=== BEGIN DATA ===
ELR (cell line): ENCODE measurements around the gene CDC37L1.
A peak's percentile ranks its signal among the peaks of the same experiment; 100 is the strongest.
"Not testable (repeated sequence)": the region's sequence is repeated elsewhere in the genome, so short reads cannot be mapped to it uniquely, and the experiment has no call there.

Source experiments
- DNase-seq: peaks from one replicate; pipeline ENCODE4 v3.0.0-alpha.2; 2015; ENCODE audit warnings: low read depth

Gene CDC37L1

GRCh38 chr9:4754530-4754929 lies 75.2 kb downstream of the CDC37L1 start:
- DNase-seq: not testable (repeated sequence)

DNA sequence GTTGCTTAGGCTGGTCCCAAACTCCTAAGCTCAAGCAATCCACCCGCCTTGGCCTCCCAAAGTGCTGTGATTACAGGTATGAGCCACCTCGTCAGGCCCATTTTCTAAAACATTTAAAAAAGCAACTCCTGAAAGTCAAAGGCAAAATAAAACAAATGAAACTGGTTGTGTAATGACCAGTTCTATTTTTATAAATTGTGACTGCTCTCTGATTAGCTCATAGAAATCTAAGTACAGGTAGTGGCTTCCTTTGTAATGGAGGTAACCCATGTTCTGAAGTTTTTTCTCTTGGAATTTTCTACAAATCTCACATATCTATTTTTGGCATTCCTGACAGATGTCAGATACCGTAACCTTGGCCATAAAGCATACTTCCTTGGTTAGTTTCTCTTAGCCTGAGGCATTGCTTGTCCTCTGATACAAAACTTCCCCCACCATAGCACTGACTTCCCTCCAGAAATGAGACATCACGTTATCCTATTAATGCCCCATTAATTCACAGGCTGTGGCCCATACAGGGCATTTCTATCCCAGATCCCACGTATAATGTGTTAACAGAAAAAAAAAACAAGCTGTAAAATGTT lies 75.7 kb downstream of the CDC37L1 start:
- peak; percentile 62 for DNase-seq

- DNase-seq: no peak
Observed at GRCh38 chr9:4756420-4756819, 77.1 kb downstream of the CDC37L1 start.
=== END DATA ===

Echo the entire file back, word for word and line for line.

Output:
ELR (cell line): ENCODE measurements around the gene CDC37L1.
A peak's percentile ranks its signal among the peaks of the same experiment; 100 is the strongest.
"Not testable (repeated sequence)": the region's sequence is repeated elsewhere in the genome, so short reads cannot be mapped to it uniquely, and the experiment has no call there.

Source experiments
- DNase-seq: peaks from one replicate; pipeline ENCODE4 v3.0.0-alpha.2; 2015; ENCODE audit warnings: low read depth

Gene CDC37L1

GRCh38 chr9:4754530-4754929 lies 75.2 kb downstream of the CDC37L1 start:
- DNase-seq: not testable (repeated sequence)

DNA sequence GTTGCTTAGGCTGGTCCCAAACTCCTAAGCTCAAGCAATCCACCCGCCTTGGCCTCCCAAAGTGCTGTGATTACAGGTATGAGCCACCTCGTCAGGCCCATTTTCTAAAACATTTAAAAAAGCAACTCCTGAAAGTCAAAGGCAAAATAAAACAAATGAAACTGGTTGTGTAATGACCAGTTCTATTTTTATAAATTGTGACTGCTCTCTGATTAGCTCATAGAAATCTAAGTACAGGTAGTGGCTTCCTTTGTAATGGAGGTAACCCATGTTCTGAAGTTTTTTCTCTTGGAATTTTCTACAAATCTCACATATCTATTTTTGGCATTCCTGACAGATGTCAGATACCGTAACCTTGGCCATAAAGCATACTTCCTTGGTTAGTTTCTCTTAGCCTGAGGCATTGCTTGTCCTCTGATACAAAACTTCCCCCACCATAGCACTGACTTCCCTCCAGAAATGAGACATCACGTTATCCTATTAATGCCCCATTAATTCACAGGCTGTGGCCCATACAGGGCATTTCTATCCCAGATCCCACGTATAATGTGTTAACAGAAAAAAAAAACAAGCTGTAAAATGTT lies 75.7 kb downstream of the CDC37L1 start:
- peak; percentile 62 for DNase-seq

- DNase-seq: no peak
Observed at GRCh38 chr9:4756420-4756819, 77.1 kb downstream of the CDC37L1 start.